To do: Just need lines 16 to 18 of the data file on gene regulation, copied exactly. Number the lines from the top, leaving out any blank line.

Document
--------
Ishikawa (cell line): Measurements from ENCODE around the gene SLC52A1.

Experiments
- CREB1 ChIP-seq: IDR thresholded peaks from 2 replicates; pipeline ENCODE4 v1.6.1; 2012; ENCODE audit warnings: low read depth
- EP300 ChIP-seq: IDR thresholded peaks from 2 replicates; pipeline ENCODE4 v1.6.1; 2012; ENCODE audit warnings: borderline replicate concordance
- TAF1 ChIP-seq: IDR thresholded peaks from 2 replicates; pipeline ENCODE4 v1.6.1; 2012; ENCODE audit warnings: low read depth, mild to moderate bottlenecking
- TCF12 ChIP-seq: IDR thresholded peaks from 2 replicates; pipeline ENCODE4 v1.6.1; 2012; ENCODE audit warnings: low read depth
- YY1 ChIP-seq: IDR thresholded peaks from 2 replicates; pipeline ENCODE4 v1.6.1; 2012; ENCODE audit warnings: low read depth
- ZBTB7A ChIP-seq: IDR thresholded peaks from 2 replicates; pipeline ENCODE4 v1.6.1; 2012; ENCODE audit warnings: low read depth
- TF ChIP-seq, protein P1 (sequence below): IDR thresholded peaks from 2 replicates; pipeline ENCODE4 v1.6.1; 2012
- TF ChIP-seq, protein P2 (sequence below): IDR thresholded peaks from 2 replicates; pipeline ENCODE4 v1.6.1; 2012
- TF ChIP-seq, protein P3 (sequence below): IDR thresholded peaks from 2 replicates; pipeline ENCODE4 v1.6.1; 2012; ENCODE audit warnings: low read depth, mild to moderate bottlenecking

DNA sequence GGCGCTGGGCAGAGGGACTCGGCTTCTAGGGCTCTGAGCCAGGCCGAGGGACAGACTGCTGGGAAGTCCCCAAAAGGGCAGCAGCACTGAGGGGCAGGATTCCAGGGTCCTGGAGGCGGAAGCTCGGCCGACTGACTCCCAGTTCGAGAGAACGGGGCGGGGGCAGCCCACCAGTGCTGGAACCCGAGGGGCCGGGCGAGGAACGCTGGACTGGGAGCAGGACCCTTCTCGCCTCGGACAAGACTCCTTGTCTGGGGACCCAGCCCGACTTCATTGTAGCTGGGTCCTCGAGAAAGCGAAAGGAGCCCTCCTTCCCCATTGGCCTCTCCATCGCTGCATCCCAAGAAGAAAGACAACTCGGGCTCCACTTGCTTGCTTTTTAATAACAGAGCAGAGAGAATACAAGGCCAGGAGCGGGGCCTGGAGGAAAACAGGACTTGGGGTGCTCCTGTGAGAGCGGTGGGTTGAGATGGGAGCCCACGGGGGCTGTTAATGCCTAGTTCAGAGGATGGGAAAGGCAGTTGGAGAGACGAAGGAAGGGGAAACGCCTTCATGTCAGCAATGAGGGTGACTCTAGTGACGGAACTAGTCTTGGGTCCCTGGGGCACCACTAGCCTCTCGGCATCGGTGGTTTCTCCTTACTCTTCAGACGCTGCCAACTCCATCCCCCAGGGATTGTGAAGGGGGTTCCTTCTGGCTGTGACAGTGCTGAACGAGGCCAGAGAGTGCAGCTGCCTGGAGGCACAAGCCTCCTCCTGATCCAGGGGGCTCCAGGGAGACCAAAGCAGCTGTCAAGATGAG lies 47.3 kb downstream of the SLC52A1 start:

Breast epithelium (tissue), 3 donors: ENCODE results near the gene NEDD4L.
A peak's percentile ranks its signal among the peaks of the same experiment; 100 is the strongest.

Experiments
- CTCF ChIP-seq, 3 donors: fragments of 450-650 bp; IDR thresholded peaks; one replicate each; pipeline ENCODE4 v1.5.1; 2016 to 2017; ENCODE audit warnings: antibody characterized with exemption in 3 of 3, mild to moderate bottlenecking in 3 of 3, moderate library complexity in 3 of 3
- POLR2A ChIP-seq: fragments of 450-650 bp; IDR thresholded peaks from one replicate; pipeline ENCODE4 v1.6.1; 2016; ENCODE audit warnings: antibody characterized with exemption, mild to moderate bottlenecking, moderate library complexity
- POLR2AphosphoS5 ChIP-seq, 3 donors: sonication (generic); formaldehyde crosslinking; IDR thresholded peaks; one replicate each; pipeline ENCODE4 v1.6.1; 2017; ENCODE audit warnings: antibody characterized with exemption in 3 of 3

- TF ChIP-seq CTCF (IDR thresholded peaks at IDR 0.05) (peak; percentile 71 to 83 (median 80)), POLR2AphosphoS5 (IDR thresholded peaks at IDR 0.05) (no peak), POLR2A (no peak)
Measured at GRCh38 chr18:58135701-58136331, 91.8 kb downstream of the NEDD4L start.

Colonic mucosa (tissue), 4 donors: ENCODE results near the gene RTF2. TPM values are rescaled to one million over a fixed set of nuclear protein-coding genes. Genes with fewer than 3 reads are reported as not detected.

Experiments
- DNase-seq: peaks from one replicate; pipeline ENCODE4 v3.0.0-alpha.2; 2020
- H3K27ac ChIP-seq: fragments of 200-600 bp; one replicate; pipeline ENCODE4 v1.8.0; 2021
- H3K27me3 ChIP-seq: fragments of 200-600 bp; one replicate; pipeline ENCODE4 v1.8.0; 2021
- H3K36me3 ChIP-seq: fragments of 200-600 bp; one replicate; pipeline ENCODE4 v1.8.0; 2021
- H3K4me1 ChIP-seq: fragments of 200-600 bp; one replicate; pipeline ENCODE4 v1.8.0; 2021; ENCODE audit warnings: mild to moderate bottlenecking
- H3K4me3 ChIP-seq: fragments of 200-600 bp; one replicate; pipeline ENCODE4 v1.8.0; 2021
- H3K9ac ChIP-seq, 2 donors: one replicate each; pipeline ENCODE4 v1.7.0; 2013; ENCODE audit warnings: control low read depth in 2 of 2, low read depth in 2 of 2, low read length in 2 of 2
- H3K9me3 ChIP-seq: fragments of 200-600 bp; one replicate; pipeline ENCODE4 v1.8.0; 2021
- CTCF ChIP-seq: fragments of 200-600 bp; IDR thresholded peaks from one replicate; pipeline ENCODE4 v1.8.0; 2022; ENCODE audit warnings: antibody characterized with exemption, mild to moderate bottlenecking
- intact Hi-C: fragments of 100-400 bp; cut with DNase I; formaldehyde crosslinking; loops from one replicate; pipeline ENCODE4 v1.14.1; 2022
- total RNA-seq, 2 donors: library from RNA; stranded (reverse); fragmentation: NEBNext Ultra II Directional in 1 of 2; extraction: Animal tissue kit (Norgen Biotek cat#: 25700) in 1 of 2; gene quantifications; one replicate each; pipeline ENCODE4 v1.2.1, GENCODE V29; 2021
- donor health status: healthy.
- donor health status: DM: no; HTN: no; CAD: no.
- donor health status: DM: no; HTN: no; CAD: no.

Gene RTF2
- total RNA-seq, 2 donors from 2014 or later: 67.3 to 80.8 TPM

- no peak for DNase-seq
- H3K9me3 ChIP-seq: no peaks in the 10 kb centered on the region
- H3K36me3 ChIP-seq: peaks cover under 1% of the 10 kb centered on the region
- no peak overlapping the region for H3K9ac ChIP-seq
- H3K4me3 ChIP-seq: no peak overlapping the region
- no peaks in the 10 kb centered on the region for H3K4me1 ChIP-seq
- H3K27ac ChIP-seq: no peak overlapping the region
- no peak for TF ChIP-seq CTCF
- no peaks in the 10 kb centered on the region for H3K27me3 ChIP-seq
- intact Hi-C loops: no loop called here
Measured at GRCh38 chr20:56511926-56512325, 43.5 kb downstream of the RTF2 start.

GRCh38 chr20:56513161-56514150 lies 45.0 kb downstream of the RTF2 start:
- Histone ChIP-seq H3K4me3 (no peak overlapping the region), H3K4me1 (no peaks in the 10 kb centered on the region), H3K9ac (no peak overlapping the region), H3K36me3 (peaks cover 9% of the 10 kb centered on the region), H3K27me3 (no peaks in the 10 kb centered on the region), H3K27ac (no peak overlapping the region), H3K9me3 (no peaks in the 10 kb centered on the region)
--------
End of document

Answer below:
- CTCF ChIP-seq, 3 donors: fragments of 450-650 bp; IDR thresholded peaks; one replicate each; pipeline ENCODE4 v1.5.1; 2016 to 2017; ENCODE audit warnings: antibody characterized with exemption in 3 of 3, mild to moderate bottlenecking in 3 of 3, moderate library complexity in 3 of 3
- POLR2A ChIP-seq: fragments of 450-650 bp; IDR thresholded peaks from one replicate; pipeline ENCODE4 v1.6.1; 2016; ENCODE audit warnings: antibody characterized with exemption, mild to moderate bottlenecking, moderate library complexity
- POLR2AphosphoS5 ChIP-seq, 3 donors: sonication (generic); formaldehyde crosslinking; IDR thresholded peaks; one replicate each; pipeline ENCODE4 v1.6.1; 2017; ENCODE audit warnings: antibody characterized with exemption in 3 of 3